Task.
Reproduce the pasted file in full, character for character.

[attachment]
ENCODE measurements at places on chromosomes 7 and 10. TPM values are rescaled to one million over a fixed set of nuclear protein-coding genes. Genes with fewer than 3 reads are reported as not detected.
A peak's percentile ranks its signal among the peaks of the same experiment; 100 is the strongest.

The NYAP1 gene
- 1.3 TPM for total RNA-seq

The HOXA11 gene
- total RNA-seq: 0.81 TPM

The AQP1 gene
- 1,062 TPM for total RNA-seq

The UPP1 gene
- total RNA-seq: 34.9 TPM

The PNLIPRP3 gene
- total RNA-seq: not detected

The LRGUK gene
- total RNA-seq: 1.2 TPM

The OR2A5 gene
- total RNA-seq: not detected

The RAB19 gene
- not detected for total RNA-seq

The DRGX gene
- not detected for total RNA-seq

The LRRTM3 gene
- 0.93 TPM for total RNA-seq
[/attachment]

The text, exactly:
ENCODE measurements at places on chromosomes 7 and 10. TPM values are rescaled to one million over a fixed set of nuclear protein-coding genes. Genes with fewer than 3 reads are reported as not detected.
A peak's percentile ranks its signal among the peaks of the same experiment; 100 is the strongest.

The NYAP1 gene
- 1.3 TPM for total RNA-seq

The HOXA11 gene
- total RNA-seq: 0.81 TPM

The AQP1 gene
- 1,062 TPM for total RNA-seq

The UPP1 gene
- total RNA-seq: 34.9 TPM

The PNLIPRP3 gene
- total RNA-seq: not detected

The LRGUK gene
- total RNA-seq: 1.2 TPM

The OR2A5 gene
- total RNA-seq: not detected

The RAB19 gene
- not detected for total RNA-seq

The DRGX gene
- not detected for total RNA-seq

The LRRTM3 gene
- 0.93 TPM for total RNA-seq